About 59% is used for irrigation purposes and 6% for watering livestock. The balance goes to mining (13%), domestic water supply services (13%), industry (3%), and Schedule 1 (6%). Schedule 1 permits the use of relatively small quantities of groundwater, mainly for domestic purposes (including non-commercial gardening), but also in emergency situations and for certain recreational purposes.
What impact could climate change have on groundwater levels?
Certain areas in the country could experience higher temperatures with more frequent floods and droughts. This will have an impact on the amount of recharge/infiltration into the ground to the aquifers. Groundwater levels will then drop because of lower recharge.
Can we change the effect of climate change?
We can counteract the effects of climate change by following basic groundwater management principles and through recharge enhancement methods such as soil and land practice management, resource protection zones and artificial recharge.
What are the threats to our groundwater?
There are several – including pollution from acid mine drainage, urban development and deteriorating standards in wastewater treatment, and the infiltration of agro-chemicals.
What methods are available to treat groundwater? Are expensive, hi-tech solutions the only option?
Treating groundwater quality does not have to be costly. Sand filtration basins, aerator and evaporation tanks are just a few of the methods available. The DWA and the Water Research Commission have produced a detailed strategy for artificial recharge to optimise usage of SA’s aquifers. Please explain. Artificial recharge is the process whereby mostly surplus surface water is transferred underground to be stored in an aquifer. The most common method used involves injecting water into boreholes and transferring it into earthen basins, called spreading basins, where it infiltrates the subsurface. Artificial recharge is much cheaper than most new resource developments such as desalination.
What is the benefit of underground water storage?
It is an efficient way to store water because it is not vulnerable to evaporation losses and is relatively safe from contamination. Artificial recharge can be implemented virtually anywhere where groundwater is used or where its use is being planned. It can augment water supplies on a large scale such as in Atlantis near Cape Town. It can also be used to boost single borehole schemes – Kharkhams in Namaqualand is an example – or for individual households, such as Hermanus in the southern Cape.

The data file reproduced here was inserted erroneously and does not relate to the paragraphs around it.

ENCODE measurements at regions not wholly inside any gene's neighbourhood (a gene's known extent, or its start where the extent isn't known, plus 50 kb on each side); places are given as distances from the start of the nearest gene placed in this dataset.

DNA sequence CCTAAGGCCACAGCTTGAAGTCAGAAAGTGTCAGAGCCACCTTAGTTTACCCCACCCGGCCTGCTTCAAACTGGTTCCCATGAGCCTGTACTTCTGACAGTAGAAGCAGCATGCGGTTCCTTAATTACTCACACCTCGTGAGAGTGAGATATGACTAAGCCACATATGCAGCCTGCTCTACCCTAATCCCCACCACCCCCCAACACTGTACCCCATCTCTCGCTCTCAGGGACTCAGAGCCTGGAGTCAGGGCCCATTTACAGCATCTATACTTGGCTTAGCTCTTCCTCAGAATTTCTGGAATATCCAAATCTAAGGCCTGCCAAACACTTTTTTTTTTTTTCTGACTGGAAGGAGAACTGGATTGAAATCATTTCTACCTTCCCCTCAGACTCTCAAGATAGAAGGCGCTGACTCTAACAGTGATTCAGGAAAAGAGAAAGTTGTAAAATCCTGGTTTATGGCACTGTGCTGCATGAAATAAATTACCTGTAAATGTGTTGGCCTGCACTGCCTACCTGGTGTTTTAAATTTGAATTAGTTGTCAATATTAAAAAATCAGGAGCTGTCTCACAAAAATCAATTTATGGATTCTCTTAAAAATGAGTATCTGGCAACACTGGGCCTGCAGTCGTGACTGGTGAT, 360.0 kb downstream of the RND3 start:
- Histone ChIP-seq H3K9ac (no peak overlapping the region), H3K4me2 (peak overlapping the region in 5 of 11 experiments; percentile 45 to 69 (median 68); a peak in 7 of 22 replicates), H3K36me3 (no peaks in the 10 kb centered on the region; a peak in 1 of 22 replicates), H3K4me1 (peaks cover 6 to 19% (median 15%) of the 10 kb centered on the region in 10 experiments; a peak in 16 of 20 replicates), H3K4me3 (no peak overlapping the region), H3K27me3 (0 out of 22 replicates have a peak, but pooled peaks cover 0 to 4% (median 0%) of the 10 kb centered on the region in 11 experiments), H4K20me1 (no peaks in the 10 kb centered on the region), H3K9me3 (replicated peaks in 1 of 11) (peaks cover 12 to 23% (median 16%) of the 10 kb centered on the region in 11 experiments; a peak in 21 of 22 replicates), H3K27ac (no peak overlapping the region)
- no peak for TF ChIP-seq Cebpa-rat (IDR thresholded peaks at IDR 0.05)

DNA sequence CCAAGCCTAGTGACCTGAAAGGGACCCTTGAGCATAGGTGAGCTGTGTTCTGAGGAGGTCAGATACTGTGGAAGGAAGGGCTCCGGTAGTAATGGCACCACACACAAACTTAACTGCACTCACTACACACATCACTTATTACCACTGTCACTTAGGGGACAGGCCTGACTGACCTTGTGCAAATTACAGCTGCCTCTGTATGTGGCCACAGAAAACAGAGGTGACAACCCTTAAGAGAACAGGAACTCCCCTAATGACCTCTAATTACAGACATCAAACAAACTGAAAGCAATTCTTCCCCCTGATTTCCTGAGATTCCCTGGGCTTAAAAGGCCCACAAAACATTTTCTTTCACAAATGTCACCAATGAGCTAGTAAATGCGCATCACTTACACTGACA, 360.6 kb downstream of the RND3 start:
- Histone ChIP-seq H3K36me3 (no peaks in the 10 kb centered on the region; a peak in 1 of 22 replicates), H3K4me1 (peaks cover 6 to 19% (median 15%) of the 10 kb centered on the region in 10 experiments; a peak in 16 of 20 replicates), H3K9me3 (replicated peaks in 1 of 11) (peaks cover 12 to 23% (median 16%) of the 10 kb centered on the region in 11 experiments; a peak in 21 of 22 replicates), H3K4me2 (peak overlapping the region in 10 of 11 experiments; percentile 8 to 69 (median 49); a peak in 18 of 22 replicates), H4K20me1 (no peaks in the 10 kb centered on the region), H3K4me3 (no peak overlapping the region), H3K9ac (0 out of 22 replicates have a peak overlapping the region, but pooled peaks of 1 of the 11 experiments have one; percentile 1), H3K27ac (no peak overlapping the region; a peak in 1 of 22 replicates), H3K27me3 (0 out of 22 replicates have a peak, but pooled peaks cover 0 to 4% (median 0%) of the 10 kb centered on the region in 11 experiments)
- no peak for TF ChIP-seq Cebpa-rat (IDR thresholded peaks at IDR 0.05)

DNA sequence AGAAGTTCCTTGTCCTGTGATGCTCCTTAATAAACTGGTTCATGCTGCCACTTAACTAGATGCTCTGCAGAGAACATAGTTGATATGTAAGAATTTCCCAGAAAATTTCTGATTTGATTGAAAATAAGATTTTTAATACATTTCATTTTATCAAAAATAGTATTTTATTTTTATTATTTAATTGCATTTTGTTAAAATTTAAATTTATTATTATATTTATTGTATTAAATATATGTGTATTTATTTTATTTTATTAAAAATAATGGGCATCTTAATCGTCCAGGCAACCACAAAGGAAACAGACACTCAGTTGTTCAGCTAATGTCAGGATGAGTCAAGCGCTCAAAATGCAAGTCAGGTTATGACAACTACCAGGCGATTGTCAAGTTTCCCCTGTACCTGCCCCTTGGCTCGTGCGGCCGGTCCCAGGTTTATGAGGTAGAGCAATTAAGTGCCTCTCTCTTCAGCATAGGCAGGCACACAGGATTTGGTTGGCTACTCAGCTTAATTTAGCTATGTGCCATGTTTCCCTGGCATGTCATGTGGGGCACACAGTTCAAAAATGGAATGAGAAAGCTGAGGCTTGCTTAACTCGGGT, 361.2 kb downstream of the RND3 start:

Can farmers practise artificial recharge?
Yes, there are various methods of directing rainwater or runoff underground as quickly as possible. These include small infiltration dams, ploughing trenches, deviation weirs and infiltration trenches. A more hi-tech method is injection boreholes through which water is injected directly into the aquifer. This needs a great deal of management in order to prevent harming the aquifer through pollutants or clogging. Visit www.artificialrecharge.co.za for more information.
Do you have advice for those considering artificial recharge?
Start monitoring groundwater levels immediately; they will provide a good indication of the aquifer’s potential to accept water. Electronic data loggers are easy to use and affordable. Other time-series data to start collecting are the quality, reliability and volume of water available for recharge, and groundwater abstraction from the aquifer.
Phone Fanus Fourie on 012 336 7303 or 082 801 5598, or email him at [email protected].
This article was originally published in the 15 November 2013 issue of Farmers Weekly.